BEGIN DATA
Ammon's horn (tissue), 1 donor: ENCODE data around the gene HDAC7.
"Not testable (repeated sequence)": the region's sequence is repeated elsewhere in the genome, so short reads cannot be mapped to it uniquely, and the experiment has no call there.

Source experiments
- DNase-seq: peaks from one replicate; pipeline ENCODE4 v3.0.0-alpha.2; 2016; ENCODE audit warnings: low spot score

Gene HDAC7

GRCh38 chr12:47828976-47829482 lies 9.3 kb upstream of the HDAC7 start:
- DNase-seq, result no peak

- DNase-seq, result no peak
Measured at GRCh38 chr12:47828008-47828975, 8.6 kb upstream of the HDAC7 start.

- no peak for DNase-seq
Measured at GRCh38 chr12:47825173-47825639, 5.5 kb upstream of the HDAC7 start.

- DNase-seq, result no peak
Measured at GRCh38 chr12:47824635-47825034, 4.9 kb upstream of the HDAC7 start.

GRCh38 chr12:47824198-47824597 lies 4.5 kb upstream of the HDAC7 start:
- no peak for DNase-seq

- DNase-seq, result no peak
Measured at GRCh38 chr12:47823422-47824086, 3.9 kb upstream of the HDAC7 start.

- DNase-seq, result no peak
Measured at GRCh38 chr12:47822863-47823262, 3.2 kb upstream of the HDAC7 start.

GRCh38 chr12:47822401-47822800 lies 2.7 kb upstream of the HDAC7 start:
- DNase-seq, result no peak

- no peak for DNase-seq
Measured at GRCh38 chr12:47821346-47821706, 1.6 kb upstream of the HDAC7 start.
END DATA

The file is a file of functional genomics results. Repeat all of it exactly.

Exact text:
Ammon's horn (tissue), 1 donor: ENCODE data around the gene HDAC7.
"Not testable (repeated sequence)": the region's sequence is repeated elsewhere in the genome, so short reads cannot be mapped to it uniquely, and the experiment has no call there.

Source experiments
- DNase-seq: peaks from one replicate; pipeline ENCODE4 v3.0.0-alpha.2; 2016; ENCODE audit warnings: low spot score

Gene HDAC7

GRCh38 chr12:47828976-47829482 lies 9.3 kb upstream of the HDAC7 start:
- DNase-seq, result no peak

- DNase-seq, result no peak
Measured at GRCh38 chr12:47828008-47828975, 8.6 kb upstream of the HDAC7 start.

- no peak for DNase-seq
Measured at GRCh38 chr12:47825173-47825639, 5.5 kb upstream of the HDAC7 start.

- DNase-seq, result no peak
Measured at GRCh38 chr12:47824635-47825034, 4.9 kb upstream of the HDAC7 start.

GRCh38 chr12:47824198-47824597 lies 4.5 kb upstream of the HDAC7 start:
- no peak for DNase-seq

- DNase-seq, result no peak
Measured at GRCh38 chr12:47823422-47824086, 3.9 kb upstream of the HDAC7 start.

- DNase-seq, result no peak
Measured at GRCh38 chr12:47822863-47823262, 3.2 kb upstream of the HDAC7 start.

GRCh38 chr12:47822401-47822800 lies 2.7 kb upstream of the HDAC7 start:
- DNase-seq, result no peak

- no peak for DNase-seq
Measured at GRCh38 chr12:47821346-47821706, 1.6 kb upstream of the HDAC7 start.